February 8th 2019
Canada's National Occupational Classification (NOC) code classifies more than 40,000 jobs into one of four skill levels. Unfortunately, the occupation of truck driver is classified, wrongly, as a "low-skilled" position and it's causing a lot of issues for the trucking industry in British Columbia and Canada.
Canada's trucking industry is responsible for delivering 90% of all consumer goods to the end user. That means that the tablet or laptop you are reading this on came by truck. The chair you are sitting on and the ice cream you are currently contemplating and the car you might just take to the ice cream store, and the gas that powers that car, and on and on...you guessed it, all came by truck.
And the truck itself has evolved to become a very advanced, highly technological, high powered and very efficient piece of equipment to do that work of carrying all your "stuff". The driver that sits in the cockpit of that unit and controls and monitors the technology and systems, as well as navigates all of the elements that mother nature has to throw at her, through the darkness of night and sweltering heat of the day...is a highly skilled professional.
Like any industry, we have our share of "bad-apples". That small percentage of the driver population that is not skilled (or not capable of acquiring the skills),not interested or, in some cases, not caring about their career or the industry whose image they may tarnish. But this does not speak to the significant majority of the professional driver community who are skilled, care and do an excellent job.
The NOC code is important because it helps to set an industry occupation up for success, or failure, by the very nature of it's skill classification. Jobs that are classified as "skilled", or "semi-skilled" enjoy the walls coming down to such things as educational training and grants, easier access to immigration, and more.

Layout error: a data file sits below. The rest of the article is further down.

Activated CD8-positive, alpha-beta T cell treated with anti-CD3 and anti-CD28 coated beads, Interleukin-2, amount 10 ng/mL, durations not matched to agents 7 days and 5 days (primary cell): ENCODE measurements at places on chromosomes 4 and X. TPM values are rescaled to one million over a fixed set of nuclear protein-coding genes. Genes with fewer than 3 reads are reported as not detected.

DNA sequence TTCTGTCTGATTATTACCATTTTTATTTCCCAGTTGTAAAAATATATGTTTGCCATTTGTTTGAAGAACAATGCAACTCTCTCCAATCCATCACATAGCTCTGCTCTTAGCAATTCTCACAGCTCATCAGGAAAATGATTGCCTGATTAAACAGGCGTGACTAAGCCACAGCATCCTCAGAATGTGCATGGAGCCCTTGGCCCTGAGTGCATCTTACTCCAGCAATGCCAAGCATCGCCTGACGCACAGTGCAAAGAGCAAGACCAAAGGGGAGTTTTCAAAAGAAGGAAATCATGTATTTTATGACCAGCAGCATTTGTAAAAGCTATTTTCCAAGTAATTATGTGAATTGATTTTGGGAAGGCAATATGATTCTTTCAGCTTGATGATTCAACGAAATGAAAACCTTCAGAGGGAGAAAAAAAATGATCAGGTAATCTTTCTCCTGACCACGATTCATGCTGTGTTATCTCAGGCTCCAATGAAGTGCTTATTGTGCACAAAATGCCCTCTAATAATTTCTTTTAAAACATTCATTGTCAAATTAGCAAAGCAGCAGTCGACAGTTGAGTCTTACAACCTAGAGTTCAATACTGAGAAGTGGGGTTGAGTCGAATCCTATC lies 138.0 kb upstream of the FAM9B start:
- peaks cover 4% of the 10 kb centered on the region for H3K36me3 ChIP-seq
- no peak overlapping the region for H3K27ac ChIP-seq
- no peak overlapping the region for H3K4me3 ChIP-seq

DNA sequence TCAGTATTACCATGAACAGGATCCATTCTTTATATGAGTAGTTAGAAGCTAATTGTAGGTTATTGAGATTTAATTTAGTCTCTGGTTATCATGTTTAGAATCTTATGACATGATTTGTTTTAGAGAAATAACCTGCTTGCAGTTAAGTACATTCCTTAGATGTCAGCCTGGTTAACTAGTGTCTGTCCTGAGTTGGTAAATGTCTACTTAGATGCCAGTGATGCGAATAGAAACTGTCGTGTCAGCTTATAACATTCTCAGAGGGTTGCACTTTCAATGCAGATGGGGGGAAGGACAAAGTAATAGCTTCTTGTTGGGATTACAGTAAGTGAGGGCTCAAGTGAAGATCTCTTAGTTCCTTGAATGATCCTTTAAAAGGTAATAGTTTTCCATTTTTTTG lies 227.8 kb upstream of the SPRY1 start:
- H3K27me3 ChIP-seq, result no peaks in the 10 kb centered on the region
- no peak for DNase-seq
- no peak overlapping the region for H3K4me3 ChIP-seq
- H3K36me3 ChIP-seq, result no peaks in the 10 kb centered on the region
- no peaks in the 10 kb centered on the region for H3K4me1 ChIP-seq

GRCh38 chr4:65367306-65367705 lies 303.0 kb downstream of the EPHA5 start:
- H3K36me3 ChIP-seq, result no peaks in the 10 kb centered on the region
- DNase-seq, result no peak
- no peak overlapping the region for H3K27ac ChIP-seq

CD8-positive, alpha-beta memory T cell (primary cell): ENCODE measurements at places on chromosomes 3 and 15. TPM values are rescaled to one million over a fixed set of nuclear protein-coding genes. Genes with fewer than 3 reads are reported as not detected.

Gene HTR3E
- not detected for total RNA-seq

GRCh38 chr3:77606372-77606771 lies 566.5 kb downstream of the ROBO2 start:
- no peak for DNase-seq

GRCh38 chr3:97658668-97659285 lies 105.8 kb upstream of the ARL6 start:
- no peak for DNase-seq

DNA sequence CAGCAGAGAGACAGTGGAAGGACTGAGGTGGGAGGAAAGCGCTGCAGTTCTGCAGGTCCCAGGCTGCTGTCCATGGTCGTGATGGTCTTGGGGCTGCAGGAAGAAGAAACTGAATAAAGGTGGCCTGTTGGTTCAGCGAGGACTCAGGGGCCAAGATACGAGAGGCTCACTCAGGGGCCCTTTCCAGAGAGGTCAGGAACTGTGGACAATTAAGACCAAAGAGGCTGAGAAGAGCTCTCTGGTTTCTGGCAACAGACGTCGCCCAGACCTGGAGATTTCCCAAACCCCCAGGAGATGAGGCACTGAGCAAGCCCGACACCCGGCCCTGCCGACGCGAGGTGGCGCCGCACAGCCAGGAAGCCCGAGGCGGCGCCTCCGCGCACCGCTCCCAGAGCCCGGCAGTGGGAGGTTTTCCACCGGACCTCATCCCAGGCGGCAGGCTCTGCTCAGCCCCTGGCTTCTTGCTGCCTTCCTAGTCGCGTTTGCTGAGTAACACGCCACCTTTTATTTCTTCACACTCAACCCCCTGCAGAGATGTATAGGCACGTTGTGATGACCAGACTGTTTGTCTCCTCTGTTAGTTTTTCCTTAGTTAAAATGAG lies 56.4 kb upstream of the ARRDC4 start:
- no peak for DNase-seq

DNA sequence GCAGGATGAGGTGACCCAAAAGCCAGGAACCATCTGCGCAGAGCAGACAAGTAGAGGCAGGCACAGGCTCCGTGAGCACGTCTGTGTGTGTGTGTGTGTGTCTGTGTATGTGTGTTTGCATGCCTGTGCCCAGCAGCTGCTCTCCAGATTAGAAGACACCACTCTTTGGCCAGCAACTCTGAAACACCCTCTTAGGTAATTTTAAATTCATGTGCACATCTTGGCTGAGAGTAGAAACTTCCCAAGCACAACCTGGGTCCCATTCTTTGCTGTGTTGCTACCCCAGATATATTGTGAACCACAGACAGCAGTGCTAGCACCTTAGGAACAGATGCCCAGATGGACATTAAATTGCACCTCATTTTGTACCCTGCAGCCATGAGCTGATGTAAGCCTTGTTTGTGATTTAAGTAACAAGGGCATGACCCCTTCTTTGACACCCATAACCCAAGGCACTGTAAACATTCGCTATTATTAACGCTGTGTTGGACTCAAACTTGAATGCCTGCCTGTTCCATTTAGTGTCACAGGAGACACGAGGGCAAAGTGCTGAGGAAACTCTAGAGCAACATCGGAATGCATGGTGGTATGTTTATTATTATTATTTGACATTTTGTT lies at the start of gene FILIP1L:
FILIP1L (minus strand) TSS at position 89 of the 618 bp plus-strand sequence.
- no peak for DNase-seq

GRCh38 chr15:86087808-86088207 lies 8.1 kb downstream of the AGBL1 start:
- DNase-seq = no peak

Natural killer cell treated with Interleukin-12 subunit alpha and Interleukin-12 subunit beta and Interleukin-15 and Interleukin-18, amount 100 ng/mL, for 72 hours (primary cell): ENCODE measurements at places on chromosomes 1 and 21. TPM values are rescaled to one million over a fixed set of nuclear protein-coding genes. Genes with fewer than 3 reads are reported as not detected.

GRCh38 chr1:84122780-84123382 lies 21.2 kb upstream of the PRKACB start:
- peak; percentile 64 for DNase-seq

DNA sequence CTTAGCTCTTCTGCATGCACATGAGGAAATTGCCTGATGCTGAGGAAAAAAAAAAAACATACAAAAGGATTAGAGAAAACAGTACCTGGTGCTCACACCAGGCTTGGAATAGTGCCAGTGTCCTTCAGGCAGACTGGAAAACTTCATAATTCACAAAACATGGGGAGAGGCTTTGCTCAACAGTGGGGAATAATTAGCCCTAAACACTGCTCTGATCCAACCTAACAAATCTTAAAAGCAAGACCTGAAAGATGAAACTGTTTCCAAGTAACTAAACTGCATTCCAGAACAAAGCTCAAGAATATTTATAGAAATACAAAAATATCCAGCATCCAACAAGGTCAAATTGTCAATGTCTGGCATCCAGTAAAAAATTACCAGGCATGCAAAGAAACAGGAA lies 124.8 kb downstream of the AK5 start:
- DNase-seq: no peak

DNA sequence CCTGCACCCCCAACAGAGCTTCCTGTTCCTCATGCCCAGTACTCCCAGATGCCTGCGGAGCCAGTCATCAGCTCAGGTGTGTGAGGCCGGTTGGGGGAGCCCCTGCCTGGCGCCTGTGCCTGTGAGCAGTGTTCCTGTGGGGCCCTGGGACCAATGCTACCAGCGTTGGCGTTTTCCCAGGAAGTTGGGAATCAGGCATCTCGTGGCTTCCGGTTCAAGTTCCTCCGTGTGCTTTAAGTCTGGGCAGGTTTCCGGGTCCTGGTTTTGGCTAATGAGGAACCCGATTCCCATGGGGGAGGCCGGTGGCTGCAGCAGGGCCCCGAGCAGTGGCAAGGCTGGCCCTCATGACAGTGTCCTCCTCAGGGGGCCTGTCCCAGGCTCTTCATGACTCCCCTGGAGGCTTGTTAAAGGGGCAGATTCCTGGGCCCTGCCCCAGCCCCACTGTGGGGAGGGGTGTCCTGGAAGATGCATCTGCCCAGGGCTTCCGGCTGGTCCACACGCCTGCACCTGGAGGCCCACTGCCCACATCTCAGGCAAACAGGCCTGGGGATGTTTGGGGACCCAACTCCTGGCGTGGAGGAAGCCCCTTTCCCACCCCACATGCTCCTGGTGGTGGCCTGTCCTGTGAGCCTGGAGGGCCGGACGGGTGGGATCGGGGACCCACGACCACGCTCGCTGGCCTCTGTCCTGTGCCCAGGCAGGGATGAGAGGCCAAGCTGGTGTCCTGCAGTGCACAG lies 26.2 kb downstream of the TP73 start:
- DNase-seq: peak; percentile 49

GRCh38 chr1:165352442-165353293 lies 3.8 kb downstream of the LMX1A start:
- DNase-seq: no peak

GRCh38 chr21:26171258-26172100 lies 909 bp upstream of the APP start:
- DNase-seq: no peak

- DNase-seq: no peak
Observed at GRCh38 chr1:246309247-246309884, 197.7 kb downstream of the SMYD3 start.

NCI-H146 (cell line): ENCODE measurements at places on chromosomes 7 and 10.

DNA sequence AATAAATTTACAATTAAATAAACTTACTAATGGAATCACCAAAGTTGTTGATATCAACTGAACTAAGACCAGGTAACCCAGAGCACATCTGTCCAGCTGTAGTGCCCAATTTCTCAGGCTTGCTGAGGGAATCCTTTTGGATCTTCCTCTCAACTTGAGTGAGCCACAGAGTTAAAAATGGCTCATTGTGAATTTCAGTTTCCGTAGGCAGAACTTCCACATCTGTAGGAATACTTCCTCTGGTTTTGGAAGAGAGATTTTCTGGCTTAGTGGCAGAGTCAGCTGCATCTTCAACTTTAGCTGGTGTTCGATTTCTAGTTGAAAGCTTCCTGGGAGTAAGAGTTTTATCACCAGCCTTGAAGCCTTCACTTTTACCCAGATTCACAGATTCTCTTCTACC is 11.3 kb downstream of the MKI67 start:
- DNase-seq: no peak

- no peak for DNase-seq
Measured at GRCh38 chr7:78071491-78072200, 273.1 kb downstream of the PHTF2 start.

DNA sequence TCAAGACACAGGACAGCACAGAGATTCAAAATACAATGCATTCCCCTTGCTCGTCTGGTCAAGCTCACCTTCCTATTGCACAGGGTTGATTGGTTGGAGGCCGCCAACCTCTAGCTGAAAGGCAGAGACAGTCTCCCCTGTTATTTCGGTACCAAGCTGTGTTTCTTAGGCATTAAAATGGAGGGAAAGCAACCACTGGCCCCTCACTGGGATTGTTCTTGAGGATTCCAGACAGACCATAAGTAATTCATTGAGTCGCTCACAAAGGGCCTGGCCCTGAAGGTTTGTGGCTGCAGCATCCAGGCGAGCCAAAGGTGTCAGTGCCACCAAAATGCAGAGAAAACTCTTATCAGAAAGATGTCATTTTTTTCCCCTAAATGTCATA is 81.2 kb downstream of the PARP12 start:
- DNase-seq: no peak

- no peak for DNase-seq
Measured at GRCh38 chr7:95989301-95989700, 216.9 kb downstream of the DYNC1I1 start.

Those who work in or are close to the trucking industry have a clear understanding of the looming (and in some cases current) driver shortage that is set to plague our industry. Nationally, the industry is expected to be short 33,000 drivers by 2020, and 48,000 drivers by 2024. The industry is desperate to find ways to attract and retain professional drivers, and the NOC code has an important role to play in allowing for that.
In BC, and much of Canada, drivers are currently not required to take any specific amount of training before attempting to get their commercial driver's license. That's right, no required training. In British Columbia, they simply have to able to pass the ICBC commercial drivers license test which, by industry accounts, represents a very low standard. Driver's having only their commercial license, no formal training and no experience are considered unemployable to responsible trucking companies in the industry. Federally, the government has just announced the mandate to establish Mandatory Entry Level Training (MELT) standards for commercial drivers - something the industry has been calling on for years.
Those drivers who elect to take driver training (often times through a college, university, or private driving school) most often do it at entirely their own cost. A basic commercial driving course can often be $10,000 while sector-specific training (log hauling for instance) can run closer to $25,000. With no access to educational loans (as you would for almost any other kind of advanced education),is it any wonder that people considering a career in commercial driving either opt out of formal training entirely, take the bare minimum they can, or seek other forms of work?
Immediate changes are needed to reclassify the position of truck driver as, at a minimum, "semi-skilled" to allow more people to be in a position to consider truck driving as a career, as well as to provide industry with well-trained, safe and competent applicants.
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